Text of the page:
= 0.88. The maximum power generated was for Tp
of 9 s and Hs
of 3.0 m, at prototype scale, and would have generated 71 kW at prototype scale.
There is a large difference in overtopping rates between the fore and aft tanks, Figure 8
, with the aft tanks collecting significantly more water. This is true for both hulls due to the models symmetry and the lack of angle spread on the incident waves. It is also observed that lower wave periods generate higher quantities of power, consistent with the spectra attenuation shown in Figure 9
The efficiency of the device, for the device configuration tested, depends on the characteristics of the incoming wave field. With a lower Tp
the device generates more power for similar Hs
values. To compare devices which may have significantly different dimensions, a capture width ratio (CWR) was developed, in which the Cw
of a device is divided by its significant dimension. For the WaveCat the significant dimension is the width of the wave front captured by the wedge. The typical CWR of an overtopping device is approximately 0.17, implying a device will generate power equivalent to 17% of the power contained in the total wave front acting on the device [34
]. This version of the WaveCat device has a CWR of between 2.5% and 0.5% during its most productive states. Whilst this is lower than other overtopping devices it is crucial to note that the device has yet to undergo optimisation tests to increase the power generated for the same incoming wave power, whereas other overtopping devices are prototype testing in real sea conditions. The main factor in reduced CWR is the imbalance in overtopping rates along the device, where the rear tanks were becoming swamped and the fore tanks would experience reduced overtopping until the previous tank was full and cascaded forward. In addition, this study only takes into account a limited set of tests with one constant freeboard (draft) and wedge angle. This configuration has not been optimised for the sea states, which will be performed as part of future experimental and numerical campaigns. Both the freeboard/draft and the wedge angle should be varied according to the sea state to maximise overtopping rates, and this will be addressed in future optimisation. Upcoming tests are likely to produce higher CWR as they approach ideal conditions for the device and the model begins the optimisation process in future design iterations.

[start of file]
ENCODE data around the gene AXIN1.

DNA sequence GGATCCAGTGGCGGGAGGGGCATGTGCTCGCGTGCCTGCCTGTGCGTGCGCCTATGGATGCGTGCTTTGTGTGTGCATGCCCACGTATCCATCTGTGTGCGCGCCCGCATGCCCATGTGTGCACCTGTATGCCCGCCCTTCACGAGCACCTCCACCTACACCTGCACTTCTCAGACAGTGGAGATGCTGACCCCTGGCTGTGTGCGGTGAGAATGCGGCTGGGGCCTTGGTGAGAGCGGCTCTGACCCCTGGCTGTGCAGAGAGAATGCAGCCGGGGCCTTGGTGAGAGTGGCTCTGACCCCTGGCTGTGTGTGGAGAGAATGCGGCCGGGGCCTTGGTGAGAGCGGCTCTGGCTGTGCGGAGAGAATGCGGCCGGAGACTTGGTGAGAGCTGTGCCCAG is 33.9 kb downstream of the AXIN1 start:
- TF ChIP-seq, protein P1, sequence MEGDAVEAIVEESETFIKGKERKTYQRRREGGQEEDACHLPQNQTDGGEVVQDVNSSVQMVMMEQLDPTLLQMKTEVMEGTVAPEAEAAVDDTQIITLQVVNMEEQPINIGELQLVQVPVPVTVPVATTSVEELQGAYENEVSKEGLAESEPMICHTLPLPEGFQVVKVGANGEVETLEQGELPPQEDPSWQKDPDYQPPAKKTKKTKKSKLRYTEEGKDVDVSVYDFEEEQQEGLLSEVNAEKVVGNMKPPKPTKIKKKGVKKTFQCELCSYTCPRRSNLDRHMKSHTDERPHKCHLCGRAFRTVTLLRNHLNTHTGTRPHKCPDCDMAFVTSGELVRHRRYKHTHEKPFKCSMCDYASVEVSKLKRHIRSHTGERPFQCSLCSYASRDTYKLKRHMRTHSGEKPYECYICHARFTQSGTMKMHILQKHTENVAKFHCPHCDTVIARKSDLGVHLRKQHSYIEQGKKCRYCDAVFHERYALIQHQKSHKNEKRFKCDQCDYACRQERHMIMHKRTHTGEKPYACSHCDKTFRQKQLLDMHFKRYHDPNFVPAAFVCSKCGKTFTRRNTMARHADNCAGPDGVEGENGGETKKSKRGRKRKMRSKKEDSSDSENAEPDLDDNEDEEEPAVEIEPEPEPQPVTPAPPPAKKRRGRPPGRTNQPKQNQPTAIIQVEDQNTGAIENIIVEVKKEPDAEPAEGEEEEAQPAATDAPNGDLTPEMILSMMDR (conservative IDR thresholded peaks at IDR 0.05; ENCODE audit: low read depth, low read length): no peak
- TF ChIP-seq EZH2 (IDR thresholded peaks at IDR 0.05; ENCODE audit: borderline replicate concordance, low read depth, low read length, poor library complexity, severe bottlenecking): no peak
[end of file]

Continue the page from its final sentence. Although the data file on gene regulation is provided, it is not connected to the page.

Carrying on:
To potentially generate more power at lower Hsm, a number of aspects of the device configuration can be altered, and the effect of doing so will require future optimisation. Avenues to consider include widening the wedge angle for smaller Hsm values, and narrowing the angle at larger Hsm values; setting the device to have a freeboard lower at the rear of the device and focusing overtopping into the rearmost tanks; and adjusting the ballast of the device so the entire model sits lower in the water whilst increasing the level at which the valve opens to retain head.